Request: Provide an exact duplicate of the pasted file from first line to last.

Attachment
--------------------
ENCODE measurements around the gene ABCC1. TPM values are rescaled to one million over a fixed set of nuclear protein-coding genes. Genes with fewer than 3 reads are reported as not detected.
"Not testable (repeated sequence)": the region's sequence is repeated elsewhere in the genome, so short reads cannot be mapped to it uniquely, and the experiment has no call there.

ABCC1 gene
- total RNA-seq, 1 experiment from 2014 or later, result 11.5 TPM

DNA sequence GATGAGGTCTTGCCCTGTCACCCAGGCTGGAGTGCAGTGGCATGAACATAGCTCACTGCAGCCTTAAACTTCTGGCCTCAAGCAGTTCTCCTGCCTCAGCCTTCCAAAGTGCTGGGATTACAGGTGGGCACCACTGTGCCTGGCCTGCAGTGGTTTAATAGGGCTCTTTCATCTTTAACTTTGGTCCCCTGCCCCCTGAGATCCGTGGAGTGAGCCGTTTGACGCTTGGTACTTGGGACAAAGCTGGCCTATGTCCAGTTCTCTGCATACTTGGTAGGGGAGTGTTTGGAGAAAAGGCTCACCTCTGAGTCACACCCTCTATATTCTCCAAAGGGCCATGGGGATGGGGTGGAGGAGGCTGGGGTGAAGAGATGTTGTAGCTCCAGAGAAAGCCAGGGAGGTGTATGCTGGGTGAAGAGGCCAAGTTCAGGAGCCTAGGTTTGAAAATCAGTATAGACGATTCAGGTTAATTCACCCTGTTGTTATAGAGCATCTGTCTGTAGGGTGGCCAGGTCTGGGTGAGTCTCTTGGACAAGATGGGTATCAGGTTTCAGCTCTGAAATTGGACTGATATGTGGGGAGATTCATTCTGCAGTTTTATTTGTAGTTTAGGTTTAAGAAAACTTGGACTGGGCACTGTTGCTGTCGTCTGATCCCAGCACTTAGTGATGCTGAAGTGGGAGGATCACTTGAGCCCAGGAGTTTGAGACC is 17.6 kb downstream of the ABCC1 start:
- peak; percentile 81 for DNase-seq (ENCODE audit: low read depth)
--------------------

ENCODE measurements around the gene ABCC1. TPM values are rescaled to one million over a fixed set of nuclear protein-coding genes. Genes with fewer than 3 reads are reported as not detected.
"Not testable (repeated sequence)": the region's sequence is repeated elsewhere in the genome, so short reads cannot be mapped to it uniquely, and the experiment has no call there.

ABCC1 gene
- total RNA-seq, 1 experiment from 2014 or later, result 11.5 TPM

DNA sequence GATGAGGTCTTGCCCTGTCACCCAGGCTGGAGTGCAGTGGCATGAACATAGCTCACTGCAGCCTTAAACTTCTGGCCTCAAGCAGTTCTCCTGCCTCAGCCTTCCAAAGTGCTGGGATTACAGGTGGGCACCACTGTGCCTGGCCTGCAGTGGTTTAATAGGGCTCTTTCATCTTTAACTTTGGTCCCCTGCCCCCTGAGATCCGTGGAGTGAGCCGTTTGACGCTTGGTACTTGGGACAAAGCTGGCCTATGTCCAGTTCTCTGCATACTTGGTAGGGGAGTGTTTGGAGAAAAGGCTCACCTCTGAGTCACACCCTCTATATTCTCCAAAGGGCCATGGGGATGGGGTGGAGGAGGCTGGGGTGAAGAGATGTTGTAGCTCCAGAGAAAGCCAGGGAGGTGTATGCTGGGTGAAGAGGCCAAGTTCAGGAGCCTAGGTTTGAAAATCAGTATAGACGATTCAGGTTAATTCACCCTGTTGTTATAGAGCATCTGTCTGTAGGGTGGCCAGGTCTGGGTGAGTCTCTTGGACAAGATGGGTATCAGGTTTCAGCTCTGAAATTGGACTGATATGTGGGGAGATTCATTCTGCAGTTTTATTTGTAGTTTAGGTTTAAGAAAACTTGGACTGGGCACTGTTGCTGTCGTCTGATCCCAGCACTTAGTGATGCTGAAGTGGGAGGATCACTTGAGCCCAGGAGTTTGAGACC is 17.6 kb downstream of the ABCC1 start:
- peak; percentile 81 for DNase-seq (ENCODE audit: low read depth)